Engineering company UGL will restore shorter payment terms for its small business suppliers, by moving from 65 days to 30 days payment terms in the new year.

In September 2019, the ACCC became aware of allegations that UGL had unilaterally extended its payment terms to 65 days on new purchase orders, and that it was advising suppliers requiring earlier payment to contact finance company Greensill Capital.

UGL also allegedly told some suppliers that, in order to be paid earlier, they would need to accept a discount on the amount of their UGL invoice, and the invoice would be paid by Greensill Capital.

The practice of requiring a discount in exchange for earlier payment of invoices is known as reverse factoring or supply chain financing.

The Australian Small Business and Family Enterprise Ombudsman has publicly raised concerns about the use of supply chain finance in combination with extended payment terms for small businesses, and issued a final report on its Supply Chain Financing Review in April this year. The ACCC has been looking into issues raised by extended payment terms and reverse factoring, including by engaging with UGL and Greensill Capital.

UGL has announced that it will reduce its payment terms back to 30 days for all its small business suppliers by early next year as part of its Small Business Policy, a move welcomed by the ACCC.

Greensill Capital also recently announced that it has taken action to cut its services to clients that did not satisfy it they had supplier payment terms of 30 days or less for small-to-medium enterprises.

“Supply chain financing is not unlawful, and in some cases can be a good option for small businesses. However, we are keen to ensure that supply chain financing is not used to push out payment terms for small business suppliers or require them to accept a discount in order to be paid within 30 days, especially during the COVID-19 environment,” ACCC Chair Rod Sims said.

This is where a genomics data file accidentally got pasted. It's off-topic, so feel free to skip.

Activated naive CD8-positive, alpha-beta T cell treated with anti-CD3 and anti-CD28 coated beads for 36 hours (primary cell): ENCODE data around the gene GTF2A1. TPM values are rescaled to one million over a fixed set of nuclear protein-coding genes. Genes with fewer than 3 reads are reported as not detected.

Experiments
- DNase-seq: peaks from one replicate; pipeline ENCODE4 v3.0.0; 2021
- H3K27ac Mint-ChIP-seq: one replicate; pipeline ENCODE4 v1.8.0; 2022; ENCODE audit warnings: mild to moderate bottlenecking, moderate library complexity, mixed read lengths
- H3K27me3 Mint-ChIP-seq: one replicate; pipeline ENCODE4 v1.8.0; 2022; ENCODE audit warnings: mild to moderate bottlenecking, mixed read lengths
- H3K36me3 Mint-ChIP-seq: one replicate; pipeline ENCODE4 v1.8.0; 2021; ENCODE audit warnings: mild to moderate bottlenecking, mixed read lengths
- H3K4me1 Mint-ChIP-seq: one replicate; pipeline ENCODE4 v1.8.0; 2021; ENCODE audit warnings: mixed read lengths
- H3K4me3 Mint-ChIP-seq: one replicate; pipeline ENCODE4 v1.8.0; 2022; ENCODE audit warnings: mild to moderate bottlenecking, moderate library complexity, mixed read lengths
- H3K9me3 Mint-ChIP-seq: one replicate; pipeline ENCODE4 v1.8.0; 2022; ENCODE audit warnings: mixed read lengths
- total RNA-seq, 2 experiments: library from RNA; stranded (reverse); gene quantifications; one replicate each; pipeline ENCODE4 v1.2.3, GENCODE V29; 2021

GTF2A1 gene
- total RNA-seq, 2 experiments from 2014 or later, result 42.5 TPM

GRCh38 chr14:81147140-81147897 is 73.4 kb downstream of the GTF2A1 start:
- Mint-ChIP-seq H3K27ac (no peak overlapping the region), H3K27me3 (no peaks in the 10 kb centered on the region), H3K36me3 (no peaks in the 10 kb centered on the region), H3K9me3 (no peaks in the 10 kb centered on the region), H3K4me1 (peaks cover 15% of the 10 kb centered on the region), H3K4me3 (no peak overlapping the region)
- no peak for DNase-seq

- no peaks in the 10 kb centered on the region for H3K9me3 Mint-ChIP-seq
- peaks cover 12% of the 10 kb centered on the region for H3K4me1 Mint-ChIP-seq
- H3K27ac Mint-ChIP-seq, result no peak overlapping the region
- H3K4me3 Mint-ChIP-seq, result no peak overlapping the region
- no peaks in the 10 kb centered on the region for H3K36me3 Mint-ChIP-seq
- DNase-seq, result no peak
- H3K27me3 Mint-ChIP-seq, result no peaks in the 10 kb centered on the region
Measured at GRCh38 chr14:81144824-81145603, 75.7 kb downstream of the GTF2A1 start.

“We are pleased these two companies have announced that they will take action to ensure that their payment and financing arrangements do not disproportionately burden small business suppliers.”

“We will continue to monitor the use of supply chain financing and extension of payment terms in small business contracts to identify conduct that raises concerns under the Australian Consumer Law, especially the provisions relating to unfair contract terms and unconscionable conduct,” Mr Sims said.

“Ensuring that small businesses receive the protections of the competition and consumer laws is a priority for the ACCC.”


UGL is an engineering company that provides construction, maintenance and asset management services both within Australia and internationally.

Small businesses can lodge a small business report with the ACCC or contact the Small Business Helpline on 1300 302 021.

Issues impacting small businesses in the construction industry can be reported to the ACCC. Contact the Infocentre on 1300 302 502.

Information about Unfair contract terms and Unconscionable conduct can be found on the ACCC website.